Duncan Watts, a differenza di molti scienziati delle generazioni più recenti, ha una storia tutt’altro che lineare. Nato in Canada nel 1971, passato per la Scozia, è poi cresciuto in Australia, in una fattoria del Queensland, dove ha fatto le superiori (alla Toowoomba Grammar School). Racconta che da bambino voleva fare l’astronauta e, più grande, l’astronomo. Ma dopo aver iniziato l’università scoprì che trovava l’astronomia noiosissima e si laureò invece in fisica all’accademia militare (Australian Defence Force Academy), dove divenne anche ufficiale. Dopo un periodo di servizio in marina (nella Royal Australian Navy), si trasferì negli Stati Uniti, alla Cornell University, per il dottorato al Department of Theoretical and Applied Mechanics.
Questo spiega forse perché non abbia per niente l’aria da secchione, ma anzi quella della persona con cui non mettersi a litigare.
Non è esagerato dire che il lavoro di Watts e Strogatz è (insieme a quello di altri, soprattutto di Albert-László Barabási e di Réka Albert) alla base della ripresa d’interesse per la teoria delle reti e, insieme, per il lavoro pionieristico di sociologi come Milgram e Granovetter. Scrivo questo non per sfoggio di cultura, ma perché questo è il ponte che spiega il passaggio di Watts dalla fisica alla sociologia (Watts è tra quelli che, senza alcun cedimento al postmodernismo alla francese, pensa che le soft sciences siano in realtà più toste delle hard sciences) e anche (insieme probabilmente a una retribuzione annua stratosferica) il passaggio dall’accademia alla posizione di direttore del gruppo Human Social Dynamics alla Yahoo.
Questo nuovo libro riassume molte delle ricerche sviluppate con il nuovo gruppo di ricerca (che gli offre la possibilità di accedere a un’enorme base di dati), ma anche di quelle svolte in ambito accademico. Il connettivo è offerto dalla tesi che il senso comune non è una buona guida per decisioni con pochi precedenti in situazioni complesse, ma devo dire che è un filo conduttore piuttosto tenue. Il libro merita comunque di essere letto, per la documentazione di numerosissimi esperimenti e per molti spunti di riflessione interessanti: è un libro importante.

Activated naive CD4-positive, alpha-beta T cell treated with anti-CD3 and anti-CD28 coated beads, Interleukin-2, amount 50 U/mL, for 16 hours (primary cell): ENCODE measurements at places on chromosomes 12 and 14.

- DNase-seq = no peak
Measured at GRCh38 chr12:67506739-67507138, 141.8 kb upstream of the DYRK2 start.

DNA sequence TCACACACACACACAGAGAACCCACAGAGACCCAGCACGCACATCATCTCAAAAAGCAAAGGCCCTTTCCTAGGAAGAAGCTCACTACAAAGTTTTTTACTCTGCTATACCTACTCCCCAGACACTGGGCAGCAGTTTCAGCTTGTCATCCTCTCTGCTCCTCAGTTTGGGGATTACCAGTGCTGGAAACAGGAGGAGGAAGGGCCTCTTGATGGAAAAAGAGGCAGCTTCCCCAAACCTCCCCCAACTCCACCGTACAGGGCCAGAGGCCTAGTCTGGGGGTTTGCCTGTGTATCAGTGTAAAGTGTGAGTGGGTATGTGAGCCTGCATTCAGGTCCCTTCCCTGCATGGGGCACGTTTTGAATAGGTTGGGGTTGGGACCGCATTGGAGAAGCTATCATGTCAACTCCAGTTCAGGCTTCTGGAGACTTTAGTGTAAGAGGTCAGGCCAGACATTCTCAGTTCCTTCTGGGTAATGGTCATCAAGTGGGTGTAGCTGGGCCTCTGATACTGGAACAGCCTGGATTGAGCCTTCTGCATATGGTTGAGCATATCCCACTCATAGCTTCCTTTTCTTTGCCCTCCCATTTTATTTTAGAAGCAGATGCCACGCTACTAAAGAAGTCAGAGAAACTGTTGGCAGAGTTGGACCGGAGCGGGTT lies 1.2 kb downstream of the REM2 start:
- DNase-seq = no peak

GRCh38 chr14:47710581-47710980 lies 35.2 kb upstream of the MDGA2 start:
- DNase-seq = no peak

Prima di passare alla consueta rassegna di citazioni dal libro, penso sia utile proporvi alcuni interventi live di Duncan Watts.
Il primo è molto facile da seguire, perché ci sono anche le slide. Comincia poco dopo il 10° minuto.
In questo secondo (che penso sia parte di un tour di presentazione del libro) Watts racconta un po’ della sua storia e del suo background.
L’ultimo, una polemica con The Tipping Point di Malcom Gladwell, è interessante perché – oltre a rivelare il Watts polemista, su un tema sviluppato anche nel libro – conferma la mia tesi che sia meglio non litigarci!
Citazioni: sono miei personali appunti che non siete obbligati a leggere, ma se siete curiosi qualcosa di utile e stimolante certamente lo troverete. Come di consueto il riferimento è alla posizione sul Kindle:
The paradox of common sense, therefore, is that even as it helps us make sense of the world, it can actively undermine our ability to understand it. 
Common sense, in other words, is not so much a worldview as a grab bag of logically inconsistent, often contradictory beliefs, each of which seems right at the time but carries no guarantee of being right any other time. 
The large scale and disruptive nature of economic and urban development plans make them especially prone to failure [...] 
There are also so many more corporations than governments that it’s always possible to find success stories, thereby perpetuating the view that the private sector is better at planning than the government sector. But as a number of management scholars have shown in recent years, corporate plans—whether strategic bets, mergers and acquisitions, or marketing campaigns—also fail frequently, and for much the same reasons that government plans do. In all these cases, that is, a small number of people sitting in conference rooms are using their own commonsense intuition to predict, manage, or manipulate the behavior of thousands or millions of distant and diverse people whose motivations and circumstances are very different from their own. 
[...] because we seek to explain these events only after the fact, our explanations place far too much emphasis on what actually happened relative to what might have happened but didn’t. Moreover, because we only try to explain events that strike us as sufficiently interesting, our explanations account only for a tiny fraction even of the things that do happen. The result is that what appear to us to be causal explanations are in fact just stories— descriptions of what happened that tell us little, if anything, about the mechanisms at work. Nevertheless, because these stories have the form of causal explanations, we treat them as if they have predictive power. In this way, we deceive ourselves into believing that we can make predictions that are impossible, even in principle.